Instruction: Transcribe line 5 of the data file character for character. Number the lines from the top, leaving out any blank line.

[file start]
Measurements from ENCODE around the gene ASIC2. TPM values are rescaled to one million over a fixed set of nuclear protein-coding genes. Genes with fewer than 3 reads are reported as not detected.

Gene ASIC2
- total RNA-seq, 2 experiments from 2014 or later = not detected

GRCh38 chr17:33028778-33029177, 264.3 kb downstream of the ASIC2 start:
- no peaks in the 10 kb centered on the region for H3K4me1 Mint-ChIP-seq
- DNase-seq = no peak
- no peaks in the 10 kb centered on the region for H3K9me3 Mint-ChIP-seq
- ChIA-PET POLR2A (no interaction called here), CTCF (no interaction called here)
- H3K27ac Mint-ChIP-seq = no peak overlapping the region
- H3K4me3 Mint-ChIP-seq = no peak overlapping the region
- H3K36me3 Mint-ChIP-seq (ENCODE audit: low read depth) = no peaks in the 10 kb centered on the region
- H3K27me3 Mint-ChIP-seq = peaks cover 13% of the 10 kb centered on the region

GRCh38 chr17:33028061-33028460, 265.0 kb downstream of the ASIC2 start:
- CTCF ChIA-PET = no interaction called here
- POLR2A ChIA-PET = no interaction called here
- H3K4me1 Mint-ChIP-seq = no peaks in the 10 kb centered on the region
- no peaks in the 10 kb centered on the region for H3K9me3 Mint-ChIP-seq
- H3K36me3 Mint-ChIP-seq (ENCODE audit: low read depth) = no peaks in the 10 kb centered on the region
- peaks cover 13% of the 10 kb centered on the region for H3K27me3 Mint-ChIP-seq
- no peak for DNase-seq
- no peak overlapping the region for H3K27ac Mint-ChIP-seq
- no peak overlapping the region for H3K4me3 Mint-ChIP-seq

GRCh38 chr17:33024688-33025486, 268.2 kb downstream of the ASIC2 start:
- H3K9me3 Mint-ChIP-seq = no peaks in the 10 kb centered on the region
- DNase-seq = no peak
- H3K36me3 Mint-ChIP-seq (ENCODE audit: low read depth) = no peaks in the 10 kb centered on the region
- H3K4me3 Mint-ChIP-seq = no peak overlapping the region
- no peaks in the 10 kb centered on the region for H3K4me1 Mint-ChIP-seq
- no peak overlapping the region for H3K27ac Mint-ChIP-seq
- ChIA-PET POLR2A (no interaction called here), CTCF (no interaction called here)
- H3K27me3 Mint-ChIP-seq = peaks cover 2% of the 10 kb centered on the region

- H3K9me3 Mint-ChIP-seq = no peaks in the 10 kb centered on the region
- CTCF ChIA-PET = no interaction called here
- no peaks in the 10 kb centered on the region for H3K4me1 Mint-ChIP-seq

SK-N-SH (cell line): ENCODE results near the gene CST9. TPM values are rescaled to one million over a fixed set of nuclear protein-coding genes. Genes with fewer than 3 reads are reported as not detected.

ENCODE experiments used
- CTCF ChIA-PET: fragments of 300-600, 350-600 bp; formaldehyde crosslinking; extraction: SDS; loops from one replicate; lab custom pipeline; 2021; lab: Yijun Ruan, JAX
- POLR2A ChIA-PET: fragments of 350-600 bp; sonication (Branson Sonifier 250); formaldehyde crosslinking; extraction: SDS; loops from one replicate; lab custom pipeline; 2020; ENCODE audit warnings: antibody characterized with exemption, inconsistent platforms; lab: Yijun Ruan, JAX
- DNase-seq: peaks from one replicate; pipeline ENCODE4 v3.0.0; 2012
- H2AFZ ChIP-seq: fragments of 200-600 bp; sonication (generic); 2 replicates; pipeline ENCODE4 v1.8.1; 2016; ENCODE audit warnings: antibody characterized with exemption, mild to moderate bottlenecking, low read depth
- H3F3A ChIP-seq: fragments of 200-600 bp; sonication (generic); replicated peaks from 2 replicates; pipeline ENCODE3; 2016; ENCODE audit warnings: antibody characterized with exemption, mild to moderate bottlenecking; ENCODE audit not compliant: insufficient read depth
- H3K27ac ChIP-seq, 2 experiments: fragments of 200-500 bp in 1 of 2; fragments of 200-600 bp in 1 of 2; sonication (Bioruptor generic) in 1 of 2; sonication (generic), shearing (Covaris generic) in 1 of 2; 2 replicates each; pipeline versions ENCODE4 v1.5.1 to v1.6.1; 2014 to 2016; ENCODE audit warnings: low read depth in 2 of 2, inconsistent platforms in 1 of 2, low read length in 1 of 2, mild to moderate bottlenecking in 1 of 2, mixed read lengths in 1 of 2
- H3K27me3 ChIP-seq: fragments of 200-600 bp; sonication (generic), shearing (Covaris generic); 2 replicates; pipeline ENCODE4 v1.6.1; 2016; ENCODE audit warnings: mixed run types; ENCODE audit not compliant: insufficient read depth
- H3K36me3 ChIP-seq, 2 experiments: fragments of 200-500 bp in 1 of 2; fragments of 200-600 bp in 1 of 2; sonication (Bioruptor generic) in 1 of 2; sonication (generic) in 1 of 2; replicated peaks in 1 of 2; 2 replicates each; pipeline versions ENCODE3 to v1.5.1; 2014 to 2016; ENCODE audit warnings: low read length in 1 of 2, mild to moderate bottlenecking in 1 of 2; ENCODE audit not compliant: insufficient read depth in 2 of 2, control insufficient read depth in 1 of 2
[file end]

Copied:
- no peaks in the 10 kb centered on the region for H3K4me1 Mint-ChIP-seq